If cancer has taken or affected the life of someone you love, “Like” this post.
I’d have to “like” it several times for the number of people I know who have had cancer and survived, and a few more times for the people I know who were not so fortunate.
My first exposure to cancer was when I was in high school. My mom’s eldest brother, Noel was diagnosed with lung cancer when I was a junior. The summer following his diagnosis, he had lung surgery to remove the cancer and parts of his lung. I don’t know the particulars of what happened next but I know that they took the wrong lung. He passed away my senior year in high school as he lost his battle with cancer.
Shortly thereafter, my mom’s youngest brother, Quentin, was diagnosed with Stage 4 Malignant Melanoma. He had a spot on his scalp that he never got checked out. As a result of his lackadaisical approach to his healthcare, he eventually passed away after fighting cancer for a few years. He was 41.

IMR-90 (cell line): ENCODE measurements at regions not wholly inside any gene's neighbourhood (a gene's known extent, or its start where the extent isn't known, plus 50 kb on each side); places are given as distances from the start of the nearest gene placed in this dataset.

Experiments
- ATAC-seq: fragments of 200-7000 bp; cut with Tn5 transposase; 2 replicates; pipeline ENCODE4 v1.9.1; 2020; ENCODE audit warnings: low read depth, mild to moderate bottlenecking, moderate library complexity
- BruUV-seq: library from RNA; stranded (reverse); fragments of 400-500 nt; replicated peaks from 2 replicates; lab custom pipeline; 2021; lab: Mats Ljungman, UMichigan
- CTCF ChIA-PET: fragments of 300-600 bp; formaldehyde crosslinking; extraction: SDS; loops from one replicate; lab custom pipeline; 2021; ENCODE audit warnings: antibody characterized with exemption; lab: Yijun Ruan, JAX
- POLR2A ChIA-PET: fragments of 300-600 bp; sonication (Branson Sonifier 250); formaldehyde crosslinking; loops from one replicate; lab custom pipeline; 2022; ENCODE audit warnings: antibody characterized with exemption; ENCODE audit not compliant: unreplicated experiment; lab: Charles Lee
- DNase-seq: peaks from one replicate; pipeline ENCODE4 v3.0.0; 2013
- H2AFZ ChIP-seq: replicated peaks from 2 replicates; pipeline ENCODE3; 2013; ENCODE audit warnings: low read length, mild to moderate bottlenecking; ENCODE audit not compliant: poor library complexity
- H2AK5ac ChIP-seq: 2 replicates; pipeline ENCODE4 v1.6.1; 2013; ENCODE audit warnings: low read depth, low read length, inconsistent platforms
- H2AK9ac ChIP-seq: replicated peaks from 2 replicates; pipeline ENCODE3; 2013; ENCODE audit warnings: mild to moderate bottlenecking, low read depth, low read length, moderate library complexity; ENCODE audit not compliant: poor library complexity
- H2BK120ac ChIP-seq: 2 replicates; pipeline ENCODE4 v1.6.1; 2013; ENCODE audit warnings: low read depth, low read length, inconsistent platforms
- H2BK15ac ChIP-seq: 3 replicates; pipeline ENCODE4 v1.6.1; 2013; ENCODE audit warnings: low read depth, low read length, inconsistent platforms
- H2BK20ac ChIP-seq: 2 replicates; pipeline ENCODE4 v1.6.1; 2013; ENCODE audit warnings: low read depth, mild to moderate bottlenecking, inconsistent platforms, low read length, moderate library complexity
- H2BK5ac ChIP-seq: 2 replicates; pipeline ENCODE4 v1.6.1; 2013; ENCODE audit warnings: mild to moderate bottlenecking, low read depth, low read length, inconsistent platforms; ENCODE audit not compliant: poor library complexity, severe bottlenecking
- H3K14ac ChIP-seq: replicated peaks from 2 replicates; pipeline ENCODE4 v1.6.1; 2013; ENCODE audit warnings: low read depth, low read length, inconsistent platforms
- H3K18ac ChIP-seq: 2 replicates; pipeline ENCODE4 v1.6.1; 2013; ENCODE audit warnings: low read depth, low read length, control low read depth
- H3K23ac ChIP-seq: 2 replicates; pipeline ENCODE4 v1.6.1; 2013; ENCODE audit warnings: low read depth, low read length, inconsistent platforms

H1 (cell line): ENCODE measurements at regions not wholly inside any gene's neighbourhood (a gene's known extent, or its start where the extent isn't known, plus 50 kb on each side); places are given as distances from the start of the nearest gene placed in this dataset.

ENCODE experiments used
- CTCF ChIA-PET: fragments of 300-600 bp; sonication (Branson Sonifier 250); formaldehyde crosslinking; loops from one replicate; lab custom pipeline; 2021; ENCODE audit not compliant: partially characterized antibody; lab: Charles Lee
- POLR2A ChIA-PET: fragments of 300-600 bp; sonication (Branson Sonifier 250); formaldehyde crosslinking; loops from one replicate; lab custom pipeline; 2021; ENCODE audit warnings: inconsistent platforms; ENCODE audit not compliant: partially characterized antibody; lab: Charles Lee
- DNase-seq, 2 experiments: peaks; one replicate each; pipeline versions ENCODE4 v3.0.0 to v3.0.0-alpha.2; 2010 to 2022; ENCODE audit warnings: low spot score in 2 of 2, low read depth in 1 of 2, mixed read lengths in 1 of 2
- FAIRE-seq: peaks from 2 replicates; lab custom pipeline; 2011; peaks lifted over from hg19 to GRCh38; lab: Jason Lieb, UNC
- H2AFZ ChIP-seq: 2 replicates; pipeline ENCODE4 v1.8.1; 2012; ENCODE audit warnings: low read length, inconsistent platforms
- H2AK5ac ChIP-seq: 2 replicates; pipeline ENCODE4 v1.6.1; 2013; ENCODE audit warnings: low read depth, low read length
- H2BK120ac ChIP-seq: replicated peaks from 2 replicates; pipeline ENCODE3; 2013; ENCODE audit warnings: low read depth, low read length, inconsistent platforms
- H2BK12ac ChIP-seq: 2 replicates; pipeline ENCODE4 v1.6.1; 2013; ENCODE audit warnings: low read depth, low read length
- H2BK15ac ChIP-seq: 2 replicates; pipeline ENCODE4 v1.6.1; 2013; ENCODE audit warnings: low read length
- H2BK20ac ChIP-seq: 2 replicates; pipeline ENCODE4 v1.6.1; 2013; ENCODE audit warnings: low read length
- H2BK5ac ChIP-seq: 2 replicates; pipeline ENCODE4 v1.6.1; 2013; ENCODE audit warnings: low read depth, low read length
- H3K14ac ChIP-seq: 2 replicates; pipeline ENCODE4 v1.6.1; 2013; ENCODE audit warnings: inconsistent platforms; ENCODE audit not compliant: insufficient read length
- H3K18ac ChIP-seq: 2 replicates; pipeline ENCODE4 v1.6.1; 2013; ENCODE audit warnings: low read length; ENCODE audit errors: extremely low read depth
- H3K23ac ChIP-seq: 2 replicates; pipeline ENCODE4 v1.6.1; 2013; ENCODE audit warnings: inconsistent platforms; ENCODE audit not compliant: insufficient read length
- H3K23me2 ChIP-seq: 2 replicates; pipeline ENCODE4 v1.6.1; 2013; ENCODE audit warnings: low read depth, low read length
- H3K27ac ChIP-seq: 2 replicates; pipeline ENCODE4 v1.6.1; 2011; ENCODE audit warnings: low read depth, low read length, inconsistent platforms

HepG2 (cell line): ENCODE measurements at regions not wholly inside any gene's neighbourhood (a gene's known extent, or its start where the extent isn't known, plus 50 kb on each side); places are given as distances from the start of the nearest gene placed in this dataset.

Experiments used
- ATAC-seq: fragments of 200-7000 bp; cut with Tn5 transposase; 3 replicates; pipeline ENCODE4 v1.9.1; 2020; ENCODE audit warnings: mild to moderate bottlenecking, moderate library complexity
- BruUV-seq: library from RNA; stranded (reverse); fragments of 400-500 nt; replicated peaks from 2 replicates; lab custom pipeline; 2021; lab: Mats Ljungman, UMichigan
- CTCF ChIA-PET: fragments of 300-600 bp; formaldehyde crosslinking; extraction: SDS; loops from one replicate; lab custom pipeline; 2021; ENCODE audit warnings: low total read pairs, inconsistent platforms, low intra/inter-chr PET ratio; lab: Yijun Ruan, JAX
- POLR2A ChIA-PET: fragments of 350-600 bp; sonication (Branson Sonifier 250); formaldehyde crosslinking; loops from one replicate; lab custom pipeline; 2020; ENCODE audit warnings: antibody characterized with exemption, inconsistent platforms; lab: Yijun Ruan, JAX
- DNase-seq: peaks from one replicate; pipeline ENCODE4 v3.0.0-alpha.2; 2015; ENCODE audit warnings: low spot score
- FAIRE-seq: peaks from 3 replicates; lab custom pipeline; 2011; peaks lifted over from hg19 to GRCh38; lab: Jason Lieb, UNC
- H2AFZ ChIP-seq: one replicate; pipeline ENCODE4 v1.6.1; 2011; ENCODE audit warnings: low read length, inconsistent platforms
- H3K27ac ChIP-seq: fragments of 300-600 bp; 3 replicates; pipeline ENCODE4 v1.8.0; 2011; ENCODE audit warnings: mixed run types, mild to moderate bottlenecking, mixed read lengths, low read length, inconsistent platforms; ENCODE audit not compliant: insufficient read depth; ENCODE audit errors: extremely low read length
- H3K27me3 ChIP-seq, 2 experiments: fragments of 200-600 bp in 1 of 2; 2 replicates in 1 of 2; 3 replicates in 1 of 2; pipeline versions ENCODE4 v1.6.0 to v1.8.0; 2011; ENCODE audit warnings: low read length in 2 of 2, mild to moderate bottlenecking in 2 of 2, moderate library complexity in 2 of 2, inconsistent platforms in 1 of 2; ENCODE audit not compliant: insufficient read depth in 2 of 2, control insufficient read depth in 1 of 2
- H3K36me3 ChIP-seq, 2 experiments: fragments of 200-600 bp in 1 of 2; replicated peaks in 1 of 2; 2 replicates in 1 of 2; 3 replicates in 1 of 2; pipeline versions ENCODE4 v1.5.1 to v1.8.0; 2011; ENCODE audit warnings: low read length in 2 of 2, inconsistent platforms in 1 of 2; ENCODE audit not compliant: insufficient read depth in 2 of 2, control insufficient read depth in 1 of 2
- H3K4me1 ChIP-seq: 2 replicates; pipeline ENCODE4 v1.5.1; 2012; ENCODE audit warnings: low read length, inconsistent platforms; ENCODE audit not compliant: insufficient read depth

Both of my grandfathers, my mom, my sister, and I have all had skin cancers removed from our bodies, so clearly the gene is there.
Most recently, an extremely close family friend lost her life to lung cancer. She had also battled and won a fight with breast cancer, but it was the lung cancer that eventually took her life. It is devastating to have so many people in my life being affected by cancer, which is why I am a proud supporter of the American Cancer Society.
I appreciate their efforts to find cures for cancer, and to figure out what causes cancers beyond the obvious offenders. If I told you that a simple diet change would drastically reduce your risk of developing cancer, would you listen? Would you make the change? Just food for thought, we’ll talk about that another day.
In the meantime, what do you think about The American Cancer Society’s Happy Birthday campaign? I find it inspiring. Here is my favorite video:
This post is sponsored by American Cancer Society.